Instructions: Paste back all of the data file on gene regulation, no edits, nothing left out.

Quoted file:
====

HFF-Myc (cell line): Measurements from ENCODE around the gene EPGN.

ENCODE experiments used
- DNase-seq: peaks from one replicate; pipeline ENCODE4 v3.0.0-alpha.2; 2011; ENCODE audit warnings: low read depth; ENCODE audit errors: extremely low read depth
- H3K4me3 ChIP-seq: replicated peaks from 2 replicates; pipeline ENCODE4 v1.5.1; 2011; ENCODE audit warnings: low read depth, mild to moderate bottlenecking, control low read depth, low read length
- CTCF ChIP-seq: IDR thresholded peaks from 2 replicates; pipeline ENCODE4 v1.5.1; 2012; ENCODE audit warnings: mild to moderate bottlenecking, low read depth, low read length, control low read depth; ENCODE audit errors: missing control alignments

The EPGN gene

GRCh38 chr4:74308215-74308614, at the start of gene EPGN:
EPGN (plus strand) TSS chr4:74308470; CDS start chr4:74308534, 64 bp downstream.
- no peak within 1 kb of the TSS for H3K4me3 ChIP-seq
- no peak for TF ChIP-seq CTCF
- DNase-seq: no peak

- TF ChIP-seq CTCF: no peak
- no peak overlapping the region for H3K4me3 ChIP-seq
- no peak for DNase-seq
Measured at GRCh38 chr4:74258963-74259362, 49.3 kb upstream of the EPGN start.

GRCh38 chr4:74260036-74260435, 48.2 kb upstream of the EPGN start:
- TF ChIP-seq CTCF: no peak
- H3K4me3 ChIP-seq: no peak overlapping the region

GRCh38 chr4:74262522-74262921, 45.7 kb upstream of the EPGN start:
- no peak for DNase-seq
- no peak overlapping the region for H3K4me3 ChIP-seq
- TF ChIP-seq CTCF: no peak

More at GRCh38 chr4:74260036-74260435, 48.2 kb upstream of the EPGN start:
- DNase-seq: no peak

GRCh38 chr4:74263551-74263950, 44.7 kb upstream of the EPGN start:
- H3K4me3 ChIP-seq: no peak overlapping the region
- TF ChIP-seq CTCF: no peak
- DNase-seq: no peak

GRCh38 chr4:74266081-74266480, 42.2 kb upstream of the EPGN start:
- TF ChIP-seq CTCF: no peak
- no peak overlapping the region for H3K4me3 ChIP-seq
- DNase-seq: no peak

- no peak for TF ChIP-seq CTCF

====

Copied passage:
HFF-Myc (cell line): Measurements from ENCODE around the gene EPGN.

ENCODE experiments used
- DNase-seq: peaks from one replicate; pipeline ENCODE4 v3.0.0-alpha.2; 2011; ENCODE audit warnings: low read depth; ENCODE audit errors: extremely low read depth
- H3K4me3 ChIP-seq: replicated peaks from 2 replicates; pipeline ENCODE4 v1.5.1; 2011; ENCODE audit warnings: low read depth, mild to moderate bottlenecking, control low read depth, low read length
- CTCF ChIP-seq: IDR thresholded peaks from 2 replicates; pipeline ENCODE4 v1.5.1; 2012; ENCODE audit warnings: mild to moderate bottlenecking, low read depth, low read length, control low read depth; ENCODE audit errors: missing control alignments

The EPGN gene

GRCh38 chr4:74308215-74308614, at the start of gene EPGN:
EPGN (plus strand) TSS chr4:74308470; CDS start chr4:74308534, 64 bp downstream.
- no peak within 1 kb of the TSS for H3K4me3 ChIP-seq
- no peak for TF ChIP-seq CTCF
- DNase-seq: no peak

- TF ChIP-seq CTCF: no peak
- no peak overlapping the region for H3K4me3 ChIP-seq
- no peak for DNase-seq
Measured at GRCh38 chr4:74258963-74259362, 49.3 kb upstream of the EPGN start.

GRCh38 chr4:74260036-74260435, 48.2 kb upstream of the EPGN start:
- TF ChIP-seq CTCF: no peak
- H3K4me3 ChIP-seq: no peak overlapping the region

GRCh38 chr4:74262522-74262921, 45.7 kb upstream of the EPGN start:
- no peak for DNase-seq
- no peak overlapping the region for H3K4me3 ChIP-seq
- TF ChIP-seq CTCF: no peak

More at GRCh38 chr4:74260036-74260435, 48.2 kb upstream of the EPGN start:
- DNase-seq: no peak

GRCh38 chr4:74263551-74263950, 44.7 kb upstream of the EPGN start:
- H3K4me3 ChIP-seq: no peak overlapping the region
- TF ChIP-seq CTCF: no peak
- DNase-seq: no peak

GRCh38 chr4:74266081-74266480, 42.2 kb upstream of the EPGN start:
- TF ChIP-seq CTCF: no peak
- no peak overlapping the region for H3K4me3 ChIP-seq
- DNase-seq: no peak

- no peak for TF ChIP-seq CTCF